On the opening weekend of duck shooting season last year, Dad and I stood on the small deck of our historic family 'batch' as he looked out at Lake Rotoehu and said, “I’ve shot that pond, I’ve shot in that pond, I shot round the corner there and there, and now I'm down at our end.” Every opening weekend seems to have a story or two to go with it, and there has definitely been plenty of weekends. Dad has shot opening weekend at this lake for 50 years in a row as of 2022. This photo series documents our return to Lake Rotoehu to mark Dad's big milestone, where the same activities of the past 50 years take on a new meaning.
He first visited Lake Rotoehu when he was five years old and started shooting when he was ten. "The first year I shot with my Grandad on opening morning, it was 5.30am and the whole place was covered in ice," he told me. "He made me strip down to my undies and put the decoys out. Froze my ass off.” I asked him why he kept coming back after that and I only got a laugh in response. When he didn’t feel like trout fishing with his parents, my grandparents, he took the .22 rifle to shoot rabbits by himself for up to four hours at a time, walking all the same hills he knows so well today.
In 1983, Dad and Grandad erected our small batch on the side of the lake. It was once an old single workman’s hut in the forestry but got a new life when they took it apart, floated it across the lake on dinghys, and assembled it again bit by bit. It started as a mai-mai for a few years. Even though it was small to begin with, a wooden sign above the threshold announced its name as “Taj Mahal” - a bushmans palace. Over time it has also been nicknamed the “Hill Billy Batch”.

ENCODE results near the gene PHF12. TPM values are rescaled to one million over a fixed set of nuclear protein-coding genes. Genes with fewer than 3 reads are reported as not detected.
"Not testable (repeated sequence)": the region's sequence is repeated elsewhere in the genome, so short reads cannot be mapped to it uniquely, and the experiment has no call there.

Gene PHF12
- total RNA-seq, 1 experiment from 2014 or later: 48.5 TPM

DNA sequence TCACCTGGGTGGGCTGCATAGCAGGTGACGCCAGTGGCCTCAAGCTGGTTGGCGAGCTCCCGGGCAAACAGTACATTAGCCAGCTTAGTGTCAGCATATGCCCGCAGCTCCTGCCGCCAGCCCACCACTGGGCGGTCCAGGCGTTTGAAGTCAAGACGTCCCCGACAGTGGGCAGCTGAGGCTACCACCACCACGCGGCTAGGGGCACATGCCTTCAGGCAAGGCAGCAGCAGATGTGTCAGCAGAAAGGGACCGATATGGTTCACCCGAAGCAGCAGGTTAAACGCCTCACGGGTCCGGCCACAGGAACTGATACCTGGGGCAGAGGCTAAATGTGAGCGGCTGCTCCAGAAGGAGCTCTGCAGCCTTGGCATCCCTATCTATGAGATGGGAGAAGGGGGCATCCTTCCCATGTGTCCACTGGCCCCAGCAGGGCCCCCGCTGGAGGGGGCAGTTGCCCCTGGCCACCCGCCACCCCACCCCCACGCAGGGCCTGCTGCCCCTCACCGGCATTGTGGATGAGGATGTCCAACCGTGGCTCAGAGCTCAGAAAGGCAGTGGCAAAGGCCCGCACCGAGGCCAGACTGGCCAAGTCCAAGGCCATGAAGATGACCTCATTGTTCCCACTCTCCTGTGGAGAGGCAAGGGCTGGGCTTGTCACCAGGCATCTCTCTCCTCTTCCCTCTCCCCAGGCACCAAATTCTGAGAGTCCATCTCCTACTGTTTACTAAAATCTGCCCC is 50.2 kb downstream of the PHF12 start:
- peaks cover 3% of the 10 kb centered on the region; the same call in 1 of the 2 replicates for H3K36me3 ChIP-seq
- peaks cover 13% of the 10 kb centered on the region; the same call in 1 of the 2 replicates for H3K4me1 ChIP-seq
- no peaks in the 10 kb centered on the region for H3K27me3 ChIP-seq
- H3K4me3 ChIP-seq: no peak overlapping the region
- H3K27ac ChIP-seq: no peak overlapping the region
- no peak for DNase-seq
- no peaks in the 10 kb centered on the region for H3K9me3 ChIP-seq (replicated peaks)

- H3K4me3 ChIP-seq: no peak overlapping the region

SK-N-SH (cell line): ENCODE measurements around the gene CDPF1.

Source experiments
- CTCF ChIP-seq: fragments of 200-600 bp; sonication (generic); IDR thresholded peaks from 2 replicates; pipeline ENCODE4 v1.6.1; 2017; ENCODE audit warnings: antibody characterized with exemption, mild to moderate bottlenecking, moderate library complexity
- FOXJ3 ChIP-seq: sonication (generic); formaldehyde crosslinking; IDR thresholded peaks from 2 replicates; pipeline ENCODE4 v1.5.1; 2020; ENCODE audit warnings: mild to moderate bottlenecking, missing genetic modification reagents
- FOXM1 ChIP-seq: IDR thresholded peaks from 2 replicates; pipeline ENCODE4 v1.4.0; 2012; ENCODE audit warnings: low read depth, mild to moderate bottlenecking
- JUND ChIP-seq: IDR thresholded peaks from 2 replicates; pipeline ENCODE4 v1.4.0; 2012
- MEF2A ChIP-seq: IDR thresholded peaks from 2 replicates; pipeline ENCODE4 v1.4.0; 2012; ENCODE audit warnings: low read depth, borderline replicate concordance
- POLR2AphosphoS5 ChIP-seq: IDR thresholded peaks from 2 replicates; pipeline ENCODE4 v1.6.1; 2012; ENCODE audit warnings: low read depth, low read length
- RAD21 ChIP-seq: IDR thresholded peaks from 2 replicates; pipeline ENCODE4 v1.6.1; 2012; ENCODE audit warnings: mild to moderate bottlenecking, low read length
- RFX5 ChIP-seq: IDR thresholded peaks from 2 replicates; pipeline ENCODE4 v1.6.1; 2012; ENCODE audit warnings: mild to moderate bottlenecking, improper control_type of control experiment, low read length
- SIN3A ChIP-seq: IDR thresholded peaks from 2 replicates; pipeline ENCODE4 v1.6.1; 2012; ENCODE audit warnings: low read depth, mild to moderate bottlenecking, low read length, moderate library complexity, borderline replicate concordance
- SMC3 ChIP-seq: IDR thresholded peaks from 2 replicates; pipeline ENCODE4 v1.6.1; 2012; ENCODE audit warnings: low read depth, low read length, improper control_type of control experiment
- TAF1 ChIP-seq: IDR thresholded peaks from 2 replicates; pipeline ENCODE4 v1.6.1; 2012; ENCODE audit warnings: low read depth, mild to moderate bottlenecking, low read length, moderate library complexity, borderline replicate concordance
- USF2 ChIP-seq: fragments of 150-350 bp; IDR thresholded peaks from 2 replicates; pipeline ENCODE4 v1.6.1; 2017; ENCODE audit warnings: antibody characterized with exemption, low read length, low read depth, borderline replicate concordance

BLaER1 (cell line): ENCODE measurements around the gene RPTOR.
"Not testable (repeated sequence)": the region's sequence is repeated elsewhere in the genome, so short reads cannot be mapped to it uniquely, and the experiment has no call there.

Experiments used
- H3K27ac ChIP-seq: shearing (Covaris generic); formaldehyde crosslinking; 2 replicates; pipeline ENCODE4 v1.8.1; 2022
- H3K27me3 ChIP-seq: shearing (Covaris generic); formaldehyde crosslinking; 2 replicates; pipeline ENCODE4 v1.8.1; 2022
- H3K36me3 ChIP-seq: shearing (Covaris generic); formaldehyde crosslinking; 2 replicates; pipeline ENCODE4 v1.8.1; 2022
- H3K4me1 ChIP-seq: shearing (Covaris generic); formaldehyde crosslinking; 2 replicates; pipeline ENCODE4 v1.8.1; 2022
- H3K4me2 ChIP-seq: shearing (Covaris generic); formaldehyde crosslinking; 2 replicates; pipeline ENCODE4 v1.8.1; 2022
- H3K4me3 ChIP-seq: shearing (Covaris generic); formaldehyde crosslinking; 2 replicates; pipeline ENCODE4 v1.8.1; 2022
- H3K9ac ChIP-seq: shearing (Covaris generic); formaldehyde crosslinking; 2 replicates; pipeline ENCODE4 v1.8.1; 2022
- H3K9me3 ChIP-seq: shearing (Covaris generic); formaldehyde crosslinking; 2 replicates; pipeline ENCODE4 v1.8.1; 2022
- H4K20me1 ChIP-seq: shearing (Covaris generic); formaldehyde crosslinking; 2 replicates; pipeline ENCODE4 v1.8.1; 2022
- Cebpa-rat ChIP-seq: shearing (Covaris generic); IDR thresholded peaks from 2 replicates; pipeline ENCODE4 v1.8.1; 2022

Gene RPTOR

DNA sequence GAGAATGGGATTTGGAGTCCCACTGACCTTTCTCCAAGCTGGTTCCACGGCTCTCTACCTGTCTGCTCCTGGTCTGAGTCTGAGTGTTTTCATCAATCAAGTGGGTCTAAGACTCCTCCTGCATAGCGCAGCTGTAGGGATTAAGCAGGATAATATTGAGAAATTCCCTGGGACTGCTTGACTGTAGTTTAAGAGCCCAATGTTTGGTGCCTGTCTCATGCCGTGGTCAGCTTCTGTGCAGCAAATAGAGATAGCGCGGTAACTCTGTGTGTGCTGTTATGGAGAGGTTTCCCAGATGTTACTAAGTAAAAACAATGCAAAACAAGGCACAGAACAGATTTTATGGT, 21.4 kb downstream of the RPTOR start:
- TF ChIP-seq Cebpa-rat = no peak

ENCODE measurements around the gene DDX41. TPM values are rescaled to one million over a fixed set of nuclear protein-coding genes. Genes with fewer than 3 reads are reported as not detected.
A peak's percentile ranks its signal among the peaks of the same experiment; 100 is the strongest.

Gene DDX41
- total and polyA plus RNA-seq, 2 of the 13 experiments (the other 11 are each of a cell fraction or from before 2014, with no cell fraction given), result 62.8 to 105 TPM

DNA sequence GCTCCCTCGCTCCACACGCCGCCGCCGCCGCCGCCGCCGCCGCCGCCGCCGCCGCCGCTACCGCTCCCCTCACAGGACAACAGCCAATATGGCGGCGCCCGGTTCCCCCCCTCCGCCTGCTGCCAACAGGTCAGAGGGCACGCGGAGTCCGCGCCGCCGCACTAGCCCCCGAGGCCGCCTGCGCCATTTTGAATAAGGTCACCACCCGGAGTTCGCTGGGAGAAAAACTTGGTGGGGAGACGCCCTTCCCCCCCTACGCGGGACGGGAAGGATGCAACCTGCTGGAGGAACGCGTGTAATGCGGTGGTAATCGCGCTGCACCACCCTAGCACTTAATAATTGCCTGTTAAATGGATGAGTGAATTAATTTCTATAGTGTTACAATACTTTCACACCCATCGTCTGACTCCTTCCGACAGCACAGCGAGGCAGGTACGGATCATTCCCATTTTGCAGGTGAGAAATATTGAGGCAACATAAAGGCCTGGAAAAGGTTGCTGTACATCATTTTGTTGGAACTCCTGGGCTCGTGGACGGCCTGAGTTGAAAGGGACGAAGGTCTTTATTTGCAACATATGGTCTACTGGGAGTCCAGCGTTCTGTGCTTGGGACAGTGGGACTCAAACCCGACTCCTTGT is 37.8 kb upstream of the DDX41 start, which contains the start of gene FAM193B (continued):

It’s still all about family. Each year after our decoys are set up, Dad drives the boat past his uncle’s batch, and a simple, “anybody home?!” into the bush baits a response of “hello!”. No phones are needed. Everyone catches up over a beer and talks about past stories, both common knowledge and those that are for the lake's ears only. Although I’ve never shot an opening weekend with Grandad, I love coming down with Dad and experiencing the family history that’s all over the lake. It’s sticking with tradition and passing it on. One of the strictest traditions is a cold beer after the boat is back on the trailer Sunday afternoon.
“I don’t even mind when our end of the lake is quiet or we don’t get as many ducks as I used to. It’s about the tradition now and making it to 50 years."
Although it's a commemorative year for Dad, it also became a celebration of life for my Grandad who we lost only months before this year's opening weekend. Even as some lights go out, the stories around the campfire will always illuminate the night.